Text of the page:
Colorectal Cancer Among Gout Patients Undergoing Colonoscopy.
BACKGROUND/OBJECTIVE: The connection between gout and various cancers remains unclear. We assessed the relationship between gout and colorectal cancer in a population of veterans. METHODS: We reviewed the Computerized Patient Record System of the VA New York Harbor Health Care System to assess the 10-year occurrence of colorectal cancer in patients with gout undergoing colonoscopy, versus patients with osteoarthritis but no gout. RESULTS: Gout and osteoarthritis subjects were similar in age, ethnicity, body mass index, and smoking history. Among 581 gout and 598 osteoarthritis subjects with documented colonoscopies, the 10-year prevalence of colorectal cancer was significantly lower in gout (0.8%) versus osteoarthritis (3.7%) (P = 0.0008) patients. Differences in colorectal cancer rates remained significant after stratifying for nonsteroidal anti-inflammatory drug use. Among gout subjects, use of colchicine and/or allopurinol, as well as the presence/absence of concomitant osteoarthritis, did not influence colorectal cancer occurrence. On subanalysis, differences in colorectal cancer occurrence between gout and osteoarthritis subjects persisted among those who underwent diagnostic (0.5% in gout vs 4.6% in osteoarthritis subjects, P < 0.001) but not screening (0.9% in gout subjects vs 1% in osteoarthritis subjects, P = 1.0) colonoscopy. There was no significant difference in nonmalignant colorectal polyp occurrence between gout and osteoarthritis subjects. CONCLUSIONS: Subjects with gout had decreased colonoscopy-documented occurrence of colorectal cancer compared with osteoarthritis subjects, suggesting a possible protective effect.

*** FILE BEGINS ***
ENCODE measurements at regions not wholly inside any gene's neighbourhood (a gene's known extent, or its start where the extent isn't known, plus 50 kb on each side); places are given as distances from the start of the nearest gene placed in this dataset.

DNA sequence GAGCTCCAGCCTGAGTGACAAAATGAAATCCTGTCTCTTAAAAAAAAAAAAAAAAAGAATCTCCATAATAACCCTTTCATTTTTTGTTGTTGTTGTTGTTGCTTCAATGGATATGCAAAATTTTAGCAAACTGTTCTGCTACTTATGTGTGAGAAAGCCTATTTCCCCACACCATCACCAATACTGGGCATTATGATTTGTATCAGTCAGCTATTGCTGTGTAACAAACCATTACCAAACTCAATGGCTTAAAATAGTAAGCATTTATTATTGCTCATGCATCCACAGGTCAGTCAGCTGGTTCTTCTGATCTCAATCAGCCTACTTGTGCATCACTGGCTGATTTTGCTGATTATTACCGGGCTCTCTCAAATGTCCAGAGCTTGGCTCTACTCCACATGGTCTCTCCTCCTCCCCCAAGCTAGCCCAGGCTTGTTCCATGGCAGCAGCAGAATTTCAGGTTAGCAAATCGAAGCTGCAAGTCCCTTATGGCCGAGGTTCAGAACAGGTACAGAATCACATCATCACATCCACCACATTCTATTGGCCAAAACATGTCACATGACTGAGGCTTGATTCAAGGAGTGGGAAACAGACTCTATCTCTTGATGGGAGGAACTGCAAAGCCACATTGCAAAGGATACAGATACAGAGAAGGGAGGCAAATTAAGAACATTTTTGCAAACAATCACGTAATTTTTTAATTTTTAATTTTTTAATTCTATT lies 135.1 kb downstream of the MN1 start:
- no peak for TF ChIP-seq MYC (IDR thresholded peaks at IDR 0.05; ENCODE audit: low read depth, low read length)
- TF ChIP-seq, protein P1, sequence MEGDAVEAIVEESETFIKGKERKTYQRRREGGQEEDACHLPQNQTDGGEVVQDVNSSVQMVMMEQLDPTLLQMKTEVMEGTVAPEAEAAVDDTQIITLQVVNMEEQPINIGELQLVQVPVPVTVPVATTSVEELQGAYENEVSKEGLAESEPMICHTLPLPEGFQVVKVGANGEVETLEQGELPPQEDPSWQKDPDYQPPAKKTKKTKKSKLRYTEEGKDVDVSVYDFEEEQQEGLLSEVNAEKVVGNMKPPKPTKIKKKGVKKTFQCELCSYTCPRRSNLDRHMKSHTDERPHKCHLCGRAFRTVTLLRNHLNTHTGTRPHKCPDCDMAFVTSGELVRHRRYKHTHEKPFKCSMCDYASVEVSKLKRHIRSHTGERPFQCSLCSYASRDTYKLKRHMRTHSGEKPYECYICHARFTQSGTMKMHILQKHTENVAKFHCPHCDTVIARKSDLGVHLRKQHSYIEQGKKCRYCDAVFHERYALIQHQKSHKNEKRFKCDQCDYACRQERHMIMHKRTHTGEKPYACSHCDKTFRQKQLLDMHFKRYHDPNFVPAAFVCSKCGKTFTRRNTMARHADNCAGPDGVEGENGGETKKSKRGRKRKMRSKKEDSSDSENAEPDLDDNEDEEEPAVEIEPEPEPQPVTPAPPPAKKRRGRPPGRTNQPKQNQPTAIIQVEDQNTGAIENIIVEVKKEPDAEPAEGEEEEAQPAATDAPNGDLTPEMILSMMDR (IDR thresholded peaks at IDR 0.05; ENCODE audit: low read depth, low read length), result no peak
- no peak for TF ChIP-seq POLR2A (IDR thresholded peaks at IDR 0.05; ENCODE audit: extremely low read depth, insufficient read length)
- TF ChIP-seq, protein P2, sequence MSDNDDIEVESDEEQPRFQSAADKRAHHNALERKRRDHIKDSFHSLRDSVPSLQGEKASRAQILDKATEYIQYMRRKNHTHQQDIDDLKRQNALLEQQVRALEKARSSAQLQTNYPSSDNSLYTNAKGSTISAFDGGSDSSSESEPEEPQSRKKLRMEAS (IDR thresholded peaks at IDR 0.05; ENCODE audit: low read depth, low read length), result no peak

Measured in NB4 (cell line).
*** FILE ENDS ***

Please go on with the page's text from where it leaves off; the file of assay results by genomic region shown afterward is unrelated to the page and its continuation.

Slobodnick, A; Krasnokutsky, S; Lehmann, RA; Keenan, RT; Quach, J; Francois, F; Pillinger, MH
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